An alternative is the smbmount command which mounts the Windows share as though it were a directory on the Linux box. To use this it was necessary to create an empty folder on the Linux box and then to issue the command:

  smbmount   // ComputerName/ShareName /LinuxFolder name
For example I created a folder with in the /mnt folder named WinPC1 and issued the command
  smbmount  // WinPC1/MyApp /mnt/WinPC1
after which I entered the password. You only need a read-only share if you do not wish Firestorm to modify, add or delete any data, but just display it. Read-only is fine for me because it give that little bit extra security. At this point the /mnt/WinPC1 folder appears in the Linux file structure, except that the files are on a remote machine, but you would never know, it just looks like a normal Linux folder unless you were to check it properties.

I then copied Firestorm executable created after compiling the pba.c source and copied it on to the Windows machine in the same folder as the rest of the application, and it worked fine. (I termporarily made my share Full Access to do this).

I have been very happy with the results.

The next stage for me is to find a Novell client for Linux, there are a number of clients around for this purpose however I think most of them only work in Bindery emulation mode, and not the full NDS (Netware Directory Services) however Novell is soon to release a full blown Linux client and I am hoping that it has a similar functionality to the smbmount (Samba mount client).

After that I will write the HTML, and CGI programs, but I do not expect that to be difficult.


Letting the outside world onto your network is not necessarily a great thing to do. I have been using a very inexpensive ACER dial up internet router. It provides NAT service so that you have private IP addressing on your LAN, and that is translated into the public address of the router before sending off to the internet. The external server returns the request to the router's IP address and NAT resolves it back to the requesting computer on the private network. The ACER router/modem has a Virtual Server configration where you can route requests made to the a specific port on the routers public IP address and route them to a computer on the internal network.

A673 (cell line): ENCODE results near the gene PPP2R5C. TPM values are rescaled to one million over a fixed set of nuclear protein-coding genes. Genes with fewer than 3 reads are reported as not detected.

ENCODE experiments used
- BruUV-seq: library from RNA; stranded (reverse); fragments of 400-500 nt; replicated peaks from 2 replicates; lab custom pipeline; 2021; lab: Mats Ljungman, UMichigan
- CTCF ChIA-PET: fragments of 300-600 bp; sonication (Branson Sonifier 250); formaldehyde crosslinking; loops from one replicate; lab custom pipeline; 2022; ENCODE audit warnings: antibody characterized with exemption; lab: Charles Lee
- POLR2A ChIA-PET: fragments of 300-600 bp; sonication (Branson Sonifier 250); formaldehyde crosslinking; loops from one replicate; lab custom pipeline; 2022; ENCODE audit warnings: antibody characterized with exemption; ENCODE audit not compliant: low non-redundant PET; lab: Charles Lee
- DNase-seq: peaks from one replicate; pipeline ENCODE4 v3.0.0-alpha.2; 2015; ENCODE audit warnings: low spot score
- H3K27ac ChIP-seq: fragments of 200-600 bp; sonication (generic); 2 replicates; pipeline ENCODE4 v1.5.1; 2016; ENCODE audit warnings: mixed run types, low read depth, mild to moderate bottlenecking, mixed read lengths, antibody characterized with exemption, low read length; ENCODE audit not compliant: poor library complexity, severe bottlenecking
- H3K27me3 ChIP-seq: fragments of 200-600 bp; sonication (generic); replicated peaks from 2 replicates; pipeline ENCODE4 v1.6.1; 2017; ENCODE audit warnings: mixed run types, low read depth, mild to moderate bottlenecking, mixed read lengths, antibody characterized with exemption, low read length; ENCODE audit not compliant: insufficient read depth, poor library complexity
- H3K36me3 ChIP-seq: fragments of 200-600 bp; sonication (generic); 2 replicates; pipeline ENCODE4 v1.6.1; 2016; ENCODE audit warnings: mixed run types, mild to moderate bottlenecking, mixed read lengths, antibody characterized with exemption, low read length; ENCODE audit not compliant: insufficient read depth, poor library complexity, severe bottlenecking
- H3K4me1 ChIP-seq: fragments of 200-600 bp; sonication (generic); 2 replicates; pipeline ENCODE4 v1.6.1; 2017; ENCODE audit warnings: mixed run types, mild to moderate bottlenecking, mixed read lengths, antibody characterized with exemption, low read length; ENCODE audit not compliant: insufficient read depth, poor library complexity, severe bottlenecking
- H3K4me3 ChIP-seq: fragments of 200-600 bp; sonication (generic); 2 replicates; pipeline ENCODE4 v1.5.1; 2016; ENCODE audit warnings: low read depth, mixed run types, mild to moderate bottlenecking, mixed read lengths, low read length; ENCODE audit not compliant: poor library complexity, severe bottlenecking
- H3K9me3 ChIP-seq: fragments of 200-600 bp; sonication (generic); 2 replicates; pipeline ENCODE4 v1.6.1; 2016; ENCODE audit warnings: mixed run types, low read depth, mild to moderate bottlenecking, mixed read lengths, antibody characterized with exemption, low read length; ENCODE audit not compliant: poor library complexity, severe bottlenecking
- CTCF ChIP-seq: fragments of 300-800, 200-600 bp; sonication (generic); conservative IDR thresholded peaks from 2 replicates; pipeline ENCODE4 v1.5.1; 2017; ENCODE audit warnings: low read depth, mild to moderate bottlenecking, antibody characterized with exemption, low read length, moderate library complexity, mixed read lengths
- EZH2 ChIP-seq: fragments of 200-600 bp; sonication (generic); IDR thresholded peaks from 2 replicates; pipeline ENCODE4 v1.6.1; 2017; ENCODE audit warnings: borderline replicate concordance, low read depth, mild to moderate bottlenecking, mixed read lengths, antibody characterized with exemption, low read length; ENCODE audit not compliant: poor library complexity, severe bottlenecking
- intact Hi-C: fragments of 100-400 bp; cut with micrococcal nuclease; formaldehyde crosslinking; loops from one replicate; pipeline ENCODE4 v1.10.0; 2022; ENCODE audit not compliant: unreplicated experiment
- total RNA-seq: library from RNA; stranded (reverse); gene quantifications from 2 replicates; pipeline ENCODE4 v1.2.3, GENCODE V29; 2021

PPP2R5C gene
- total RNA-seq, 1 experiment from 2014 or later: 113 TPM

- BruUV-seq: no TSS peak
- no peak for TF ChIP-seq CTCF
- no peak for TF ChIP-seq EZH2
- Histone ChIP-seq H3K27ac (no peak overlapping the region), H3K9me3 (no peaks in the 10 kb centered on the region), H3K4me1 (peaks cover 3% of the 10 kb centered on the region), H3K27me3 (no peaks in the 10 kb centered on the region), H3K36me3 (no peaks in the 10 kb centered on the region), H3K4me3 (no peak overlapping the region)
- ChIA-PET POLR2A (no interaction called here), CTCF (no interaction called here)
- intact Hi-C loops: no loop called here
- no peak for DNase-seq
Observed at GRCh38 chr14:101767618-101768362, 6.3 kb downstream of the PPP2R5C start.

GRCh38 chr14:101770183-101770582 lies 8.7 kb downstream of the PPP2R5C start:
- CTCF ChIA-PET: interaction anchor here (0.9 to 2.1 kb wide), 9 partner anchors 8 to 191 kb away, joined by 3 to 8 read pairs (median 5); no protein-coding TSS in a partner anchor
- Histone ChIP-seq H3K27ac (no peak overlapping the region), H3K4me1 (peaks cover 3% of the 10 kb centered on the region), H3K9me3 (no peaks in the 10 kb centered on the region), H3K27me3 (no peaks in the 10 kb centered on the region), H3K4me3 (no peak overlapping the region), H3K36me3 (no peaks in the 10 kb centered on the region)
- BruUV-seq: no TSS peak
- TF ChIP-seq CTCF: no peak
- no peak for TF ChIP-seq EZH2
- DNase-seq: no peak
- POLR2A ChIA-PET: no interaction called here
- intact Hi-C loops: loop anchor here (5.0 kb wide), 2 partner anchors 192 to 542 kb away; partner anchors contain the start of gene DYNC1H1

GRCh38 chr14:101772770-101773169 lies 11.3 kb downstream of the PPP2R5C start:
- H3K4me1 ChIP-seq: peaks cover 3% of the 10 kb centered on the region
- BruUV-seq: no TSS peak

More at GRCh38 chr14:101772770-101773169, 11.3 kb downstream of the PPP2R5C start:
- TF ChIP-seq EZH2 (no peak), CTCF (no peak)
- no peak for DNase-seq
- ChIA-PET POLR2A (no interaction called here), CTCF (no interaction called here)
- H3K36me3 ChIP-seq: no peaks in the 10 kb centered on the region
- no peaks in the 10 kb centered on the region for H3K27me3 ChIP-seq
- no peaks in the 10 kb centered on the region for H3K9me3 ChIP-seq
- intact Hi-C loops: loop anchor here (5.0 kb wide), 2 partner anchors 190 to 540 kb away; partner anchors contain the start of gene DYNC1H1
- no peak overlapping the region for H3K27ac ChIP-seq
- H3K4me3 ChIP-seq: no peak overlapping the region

My clients web pages will still be able to reside on the external web host, however for the CGI requests for information from the DataPerfect application I can direct it to our own network.For CGI I can set the router to take all requests on port 80 (ie HTTP) and transfer them to the Linux box, and the Apache server will process the request using script set up to use Firestorm. These CGI script will be pointed to the Linux server on the clients network rather than back to the web hosts computer, although it may be possible for me to use the CGI from their server which would totally hide the access to the client network from the web client. Using the router to only accept Port 80 means the other services on the network are effectively blocked from public access. I certainly wouldn't recommend this on network with highly sensitive data. After setting up such a system you might like to point a browser on the internal private network to where you can have your network tested for points of vulnerability. If the only point of contact open is port 80, when you do that test, you can probably rest reasonably easily.

(As a point of aside try the on your normal dial up or cable connection when you are not using a router and you may be surprised what things the outside world can see on your computer)

I will keep everyone updated on how the project pans out. Once the technical issues are done I still have to convince my client that this is a good idea, so it may be some time before it goes public.

Brian Hancock